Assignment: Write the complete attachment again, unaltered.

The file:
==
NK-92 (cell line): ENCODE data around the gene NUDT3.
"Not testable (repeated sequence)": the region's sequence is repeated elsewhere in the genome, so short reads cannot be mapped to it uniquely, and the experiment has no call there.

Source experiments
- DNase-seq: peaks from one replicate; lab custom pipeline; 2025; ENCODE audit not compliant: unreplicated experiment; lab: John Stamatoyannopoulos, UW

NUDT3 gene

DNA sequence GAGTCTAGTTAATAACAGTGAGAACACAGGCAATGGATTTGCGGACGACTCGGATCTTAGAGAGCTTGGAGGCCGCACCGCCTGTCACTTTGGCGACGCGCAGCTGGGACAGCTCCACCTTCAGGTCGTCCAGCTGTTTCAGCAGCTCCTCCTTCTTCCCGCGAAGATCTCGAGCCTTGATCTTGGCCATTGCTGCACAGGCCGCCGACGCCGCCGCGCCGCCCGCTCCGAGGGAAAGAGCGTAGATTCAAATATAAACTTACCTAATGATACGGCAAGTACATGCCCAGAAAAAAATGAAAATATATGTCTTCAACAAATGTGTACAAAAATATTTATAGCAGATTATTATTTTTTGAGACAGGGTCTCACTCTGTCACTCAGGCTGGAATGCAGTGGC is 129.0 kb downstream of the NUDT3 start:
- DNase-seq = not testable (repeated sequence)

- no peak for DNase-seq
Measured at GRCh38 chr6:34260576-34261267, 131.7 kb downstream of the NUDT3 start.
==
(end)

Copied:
NK-92 (cell line): ENCODE data around the gene NUDT3.
"Not testable (repeated sequence)": the region's sequence is repeated elsewhere in the genome, so short reads cannot be mapped to it uniquely, and the experiment has no call there.

Source experiments
- DNase-seq: peaks from one replicate; lab custom pipeline; 2025; ENCODE audit not compliant: unreplicated experiment; lab: John Stamatoyannopoulos, UW

NUDT3 gene

DNA sequence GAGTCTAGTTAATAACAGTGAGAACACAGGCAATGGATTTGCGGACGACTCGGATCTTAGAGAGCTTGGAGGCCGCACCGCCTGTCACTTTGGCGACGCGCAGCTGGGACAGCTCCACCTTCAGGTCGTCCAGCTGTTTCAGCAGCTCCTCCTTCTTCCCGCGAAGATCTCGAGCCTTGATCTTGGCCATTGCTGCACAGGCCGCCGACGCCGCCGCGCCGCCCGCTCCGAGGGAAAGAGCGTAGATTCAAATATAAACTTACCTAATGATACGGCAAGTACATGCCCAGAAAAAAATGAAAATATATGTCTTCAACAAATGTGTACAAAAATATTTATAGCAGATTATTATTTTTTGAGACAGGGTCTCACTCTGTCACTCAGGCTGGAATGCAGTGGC is 129.0 kb downstream of the NUDT3 start:
- DNase-seq = not testable (repeated sequence)

- no peak for DNase-seq
Measured at GRCh38 chr6:34260576-34261267, 131.7 kb downstream of the NUDT3 start.